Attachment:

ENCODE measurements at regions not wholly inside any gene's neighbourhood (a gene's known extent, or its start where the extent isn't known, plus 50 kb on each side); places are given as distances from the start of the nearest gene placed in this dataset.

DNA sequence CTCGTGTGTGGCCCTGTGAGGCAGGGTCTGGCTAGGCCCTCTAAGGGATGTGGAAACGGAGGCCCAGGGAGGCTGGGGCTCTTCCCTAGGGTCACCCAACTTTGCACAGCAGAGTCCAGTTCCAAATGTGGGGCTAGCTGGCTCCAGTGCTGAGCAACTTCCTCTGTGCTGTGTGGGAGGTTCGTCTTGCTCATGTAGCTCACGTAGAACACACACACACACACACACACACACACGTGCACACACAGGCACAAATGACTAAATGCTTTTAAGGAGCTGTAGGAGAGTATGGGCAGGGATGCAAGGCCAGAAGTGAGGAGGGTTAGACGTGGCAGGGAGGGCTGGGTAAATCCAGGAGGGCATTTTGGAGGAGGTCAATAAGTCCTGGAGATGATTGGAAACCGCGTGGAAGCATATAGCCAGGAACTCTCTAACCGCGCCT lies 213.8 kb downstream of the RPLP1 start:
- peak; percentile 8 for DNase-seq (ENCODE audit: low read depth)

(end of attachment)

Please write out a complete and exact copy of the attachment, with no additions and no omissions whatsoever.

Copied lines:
ENCODE measurements at regions not wholly inside any gene's neighbourhood (a gene's known extent, or its start where the extent isn't known, plus 50 kb on each side); places are given as distances from the start of the nearest gene placed in this dataset.

DNA sequence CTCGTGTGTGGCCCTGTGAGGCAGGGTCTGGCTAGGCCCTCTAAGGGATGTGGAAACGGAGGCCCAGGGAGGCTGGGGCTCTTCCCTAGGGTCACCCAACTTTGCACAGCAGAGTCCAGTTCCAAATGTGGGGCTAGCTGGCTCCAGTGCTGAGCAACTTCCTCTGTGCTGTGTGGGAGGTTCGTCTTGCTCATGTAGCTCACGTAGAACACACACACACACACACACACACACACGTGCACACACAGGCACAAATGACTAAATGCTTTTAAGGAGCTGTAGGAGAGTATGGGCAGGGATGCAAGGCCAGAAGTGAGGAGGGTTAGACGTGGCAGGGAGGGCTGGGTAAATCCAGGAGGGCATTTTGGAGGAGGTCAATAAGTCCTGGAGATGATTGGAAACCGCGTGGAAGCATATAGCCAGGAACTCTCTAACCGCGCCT lies 213.8 kb downstream of the RPLP1 start:
- peak; percentile 8 for DNase-seq (ENCODE audit: low read depth)